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Temperament

  1. Michael Windle

Published Online: 30 JAN 2010

DOI: 10.1002/9780470479216.corpsy0979

Corsini Encyclopedia of Psychology

Corsini Encyclopedia of Psychology

How to Cite

Windle, M. 2010. Temperament. Corsini Encyclopedia of Psychology. 1–3.

Author Information

  1. Emory University

Publication History

  1. Published Online: 30 JAN 2010

Abstract

Temperament refers to biogenetic dispositions that influence individual variation in emotional and behavioral styles. There is general agreement that temperament is manifested early in life, is highly heritable, and displays at least moderate stability over the life course. The study of temperament has a venerable history, dating from Greco-Roman times, with scholars such as Hippocrates and Galen, through nineteenth- and early-twentieth-century contributions by Pavlov and others, to early- to middle-twentieth-century representations in many of the grand trait theories of temperament and personality, such as those of Eysenck and Cattell. Nevertheless, the revival or resurgence of temperament in the 1960s is typically credited to Thomas, Chess, Birch, Hertzig, and Korn (1963) in their highly influential New York Longitudinal Study (NYLS). The NYLS investigated 133 children and their families from childhood to adulthood with respect to causes and consequences of normal development and of behavioral and emotional problems. Of importance, Thomas and colleagues identified and labeled an individual difference variable, temperament, as critical in understanding the development of behavioral and emotional problems.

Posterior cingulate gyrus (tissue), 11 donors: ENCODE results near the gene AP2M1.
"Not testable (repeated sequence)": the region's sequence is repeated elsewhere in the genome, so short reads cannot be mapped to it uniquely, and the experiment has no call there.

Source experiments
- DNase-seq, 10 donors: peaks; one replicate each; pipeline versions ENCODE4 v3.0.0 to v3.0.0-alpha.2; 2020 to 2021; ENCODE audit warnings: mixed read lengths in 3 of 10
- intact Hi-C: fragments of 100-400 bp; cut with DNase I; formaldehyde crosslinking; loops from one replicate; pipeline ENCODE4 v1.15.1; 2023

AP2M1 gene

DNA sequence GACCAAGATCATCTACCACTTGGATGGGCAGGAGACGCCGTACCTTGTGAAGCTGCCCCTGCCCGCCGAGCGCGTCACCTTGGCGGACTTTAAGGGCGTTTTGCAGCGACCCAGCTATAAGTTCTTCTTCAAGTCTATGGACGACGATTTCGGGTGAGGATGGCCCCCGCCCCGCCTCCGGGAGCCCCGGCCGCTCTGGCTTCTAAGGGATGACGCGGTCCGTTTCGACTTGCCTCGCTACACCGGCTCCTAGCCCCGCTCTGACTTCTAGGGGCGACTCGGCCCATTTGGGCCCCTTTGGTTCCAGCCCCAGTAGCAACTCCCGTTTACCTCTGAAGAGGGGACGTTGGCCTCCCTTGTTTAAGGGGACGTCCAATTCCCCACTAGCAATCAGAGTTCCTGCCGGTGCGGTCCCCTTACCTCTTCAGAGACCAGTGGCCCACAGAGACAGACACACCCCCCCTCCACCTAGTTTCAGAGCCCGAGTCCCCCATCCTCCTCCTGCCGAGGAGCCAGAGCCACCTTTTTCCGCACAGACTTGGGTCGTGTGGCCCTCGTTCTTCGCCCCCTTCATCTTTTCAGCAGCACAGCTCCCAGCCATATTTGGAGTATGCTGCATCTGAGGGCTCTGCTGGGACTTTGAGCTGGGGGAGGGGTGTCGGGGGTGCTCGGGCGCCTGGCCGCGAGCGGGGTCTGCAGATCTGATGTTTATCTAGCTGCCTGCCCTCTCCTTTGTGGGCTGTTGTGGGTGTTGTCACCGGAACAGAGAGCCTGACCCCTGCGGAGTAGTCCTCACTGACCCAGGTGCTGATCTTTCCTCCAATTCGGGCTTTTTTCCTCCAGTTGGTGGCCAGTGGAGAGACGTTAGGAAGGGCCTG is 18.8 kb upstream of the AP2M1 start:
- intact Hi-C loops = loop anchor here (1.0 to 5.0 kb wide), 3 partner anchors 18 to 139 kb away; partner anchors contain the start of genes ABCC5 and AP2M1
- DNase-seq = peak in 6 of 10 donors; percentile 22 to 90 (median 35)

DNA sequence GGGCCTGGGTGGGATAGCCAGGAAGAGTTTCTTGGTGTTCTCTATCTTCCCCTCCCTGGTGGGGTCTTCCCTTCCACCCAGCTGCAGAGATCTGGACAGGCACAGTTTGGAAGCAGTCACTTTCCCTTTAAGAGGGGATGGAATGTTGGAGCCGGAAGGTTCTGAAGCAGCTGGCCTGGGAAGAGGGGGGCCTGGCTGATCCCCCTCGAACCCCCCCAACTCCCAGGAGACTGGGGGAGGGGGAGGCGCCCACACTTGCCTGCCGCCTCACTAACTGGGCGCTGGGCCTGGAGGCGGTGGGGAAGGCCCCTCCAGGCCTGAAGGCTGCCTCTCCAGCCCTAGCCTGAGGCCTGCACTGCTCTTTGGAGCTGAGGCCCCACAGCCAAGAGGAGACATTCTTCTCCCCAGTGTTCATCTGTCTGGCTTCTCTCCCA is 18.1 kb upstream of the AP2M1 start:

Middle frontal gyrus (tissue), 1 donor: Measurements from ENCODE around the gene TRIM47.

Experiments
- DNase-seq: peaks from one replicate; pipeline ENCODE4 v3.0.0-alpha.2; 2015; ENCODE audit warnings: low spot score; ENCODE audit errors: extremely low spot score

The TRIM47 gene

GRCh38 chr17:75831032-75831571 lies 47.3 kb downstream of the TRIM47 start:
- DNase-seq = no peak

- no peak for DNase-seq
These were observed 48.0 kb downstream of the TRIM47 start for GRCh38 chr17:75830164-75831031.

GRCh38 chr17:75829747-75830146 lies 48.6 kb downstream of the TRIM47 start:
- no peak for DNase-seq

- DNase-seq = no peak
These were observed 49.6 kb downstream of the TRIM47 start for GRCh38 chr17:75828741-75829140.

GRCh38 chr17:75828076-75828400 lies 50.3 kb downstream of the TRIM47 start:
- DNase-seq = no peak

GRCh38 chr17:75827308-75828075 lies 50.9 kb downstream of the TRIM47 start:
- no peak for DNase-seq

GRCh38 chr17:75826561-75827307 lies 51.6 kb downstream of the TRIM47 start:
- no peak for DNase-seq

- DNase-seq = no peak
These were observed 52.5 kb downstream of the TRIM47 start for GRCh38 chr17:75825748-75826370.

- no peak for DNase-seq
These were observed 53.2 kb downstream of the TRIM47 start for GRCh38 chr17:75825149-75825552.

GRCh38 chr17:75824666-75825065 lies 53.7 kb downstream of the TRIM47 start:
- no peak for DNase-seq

Keywords:

  • behavioral styles;
  • difficult temperament;
  • personality traits;
  • temperament